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Monday, 23 April, 2001, 19:58 GMT 20:58 UK
Airbus loans "fair"
A380 in flight
US is challenging EU loans to build the super jumbo
The EU's trade office has sent details to Washington about European government loans for developing the new super jumbo, saying no trade rules on subsidies had been violated.

Boeing, the largest US exporter which recently reported a 112% rise in profits, has complained the subsidies are unfair.

On our side, we've kept to what we agreed to.

EU Trade spokesman
The four partners in the Airbus consortium - France, Germany, Britain and Spain - as well as Belgium, Netherlands and Finland are expected to loan about a third of the £7.5bn development cost.

There was no immediate reaction from US and Boeing representatives in Brussels.

European defence

The Europeans are hoping to challenge the Boeing 747's dominance of the lucrative long-haul market once the A380 begins flights in 2006.

"On our side, we've kept to what we agreed to," EU Trade Commission spokesman said on Monday.

He refused to say how much the loans would total, calling the information "market sensitive".

But he said the terms were in line with a 1992 agreement signed by the 15-nation EU and the United States on financing large civilian aircraft.

Italy and Sweden were also expected to make commitments soon marking the first time those five countries have participated in developing a new Airbus, the EU spokesman said.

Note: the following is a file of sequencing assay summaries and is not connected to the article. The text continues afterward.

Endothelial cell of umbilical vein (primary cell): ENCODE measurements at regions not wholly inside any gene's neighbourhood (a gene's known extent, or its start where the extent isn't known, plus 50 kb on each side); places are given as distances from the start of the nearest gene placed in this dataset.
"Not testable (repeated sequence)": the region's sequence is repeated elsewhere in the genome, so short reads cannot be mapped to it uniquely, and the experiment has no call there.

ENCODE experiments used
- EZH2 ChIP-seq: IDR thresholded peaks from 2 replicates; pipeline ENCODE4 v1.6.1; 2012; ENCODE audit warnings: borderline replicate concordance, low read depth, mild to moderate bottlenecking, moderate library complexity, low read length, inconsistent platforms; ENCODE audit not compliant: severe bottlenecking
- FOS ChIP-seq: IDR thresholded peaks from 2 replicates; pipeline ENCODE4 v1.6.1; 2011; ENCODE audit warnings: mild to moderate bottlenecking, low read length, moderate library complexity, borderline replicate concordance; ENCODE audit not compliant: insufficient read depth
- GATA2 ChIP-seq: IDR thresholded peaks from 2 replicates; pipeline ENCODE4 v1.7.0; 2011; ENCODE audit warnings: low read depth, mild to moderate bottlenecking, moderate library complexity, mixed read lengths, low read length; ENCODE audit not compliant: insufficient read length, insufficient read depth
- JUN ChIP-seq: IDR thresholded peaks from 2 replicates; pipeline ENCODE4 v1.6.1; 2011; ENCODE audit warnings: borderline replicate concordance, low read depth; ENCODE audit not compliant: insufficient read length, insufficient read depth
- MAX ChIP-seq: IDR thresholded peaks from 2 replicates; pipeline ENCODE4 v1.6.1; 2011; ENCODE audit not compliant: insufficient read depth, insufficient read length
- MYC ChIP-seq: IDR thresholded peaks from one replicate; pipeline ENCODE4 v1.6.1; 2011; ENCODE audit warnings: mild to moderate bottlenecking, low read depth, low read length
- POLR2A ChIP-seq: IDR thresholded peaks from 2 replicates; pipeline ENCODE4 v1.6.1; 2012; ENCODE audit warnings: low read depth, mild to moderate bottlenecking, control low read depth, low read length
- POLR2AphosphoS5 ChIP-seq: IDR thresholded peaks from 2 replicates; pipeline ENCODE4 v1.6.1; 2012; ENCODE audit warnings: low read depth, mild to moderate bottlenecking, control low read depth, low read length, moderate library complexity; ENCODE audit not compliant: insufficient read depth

The A380 double-decker, 555-seat jumbo will be the world's largest passenger plane.

US claim

There has been anger in the US over the EU government-subsidised scheme aimed at dethroning Boeing's 747 as the world's largest passenger jet.

Boeing has complained that EU has violated the 1992 trade pact and a 1994 World Trade Organisation agreement.

It claims Airbus receives loans with below market interest rates from British and German government.

The 1992 deal limits government loans to 33% of development costs and they must be repayable within 17 years at a minimum interest rate equal to the cost of government borrowing plus 0.25%.

While Bill Clinton was US president he hinted at a potential new trans-Atlantic trade dispute over funding for the super jumbo but left a decision on what action to take to incoming President George Bush.

British joy

The UK government has contributed £530m to the aircraft¿s development which will be 50% built in the UK and create 22,000 jobs.

A340 wing in Chester
UK manufacturing will benefit from more Airbus planes
It also means BAE Systems' 4,800 workers at Broughton, where the wings will be assembled, and the 4,500 staff at Filton design and manufacturing centre have a secure future.

The 13,000 jobs at Rolls-Royce engine workers in Derby will also be guaranteed.

Sale are expected to give a £20bn export boost to the country's economy over the next two decades

Test flight

Meanwhile Airbus new A340-600, a long-haul jetliner that seats 380 passengers, took off from the southern French city of Toulouse on Monday for its first test flight.

Airbus has called the plane its "longest and largest airliner yet".

The A340-600 is expected to begin commercial flights in 2002 when Virgin Atlantic is expected to take delivery of the first planes.

The plane, the company's largest four-engine wide body, marks the European consortium's latest attempt to beat Boeing.

The A340 series competes directly with Boeing's family of 777s.

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See also:

20 Apr 01 | Business
Boeing's profits soar 112%
30 Mar 01 | Business
Boeing dumps plans for super jumbo
18 Dec 00 | Business
US warning over Airbus
23 Jun 00 | Business
Take off for super jumbo
23 Jun 00 | Business
Rivals in the air
10 Jul 00 | Business
Aerospace giant floats
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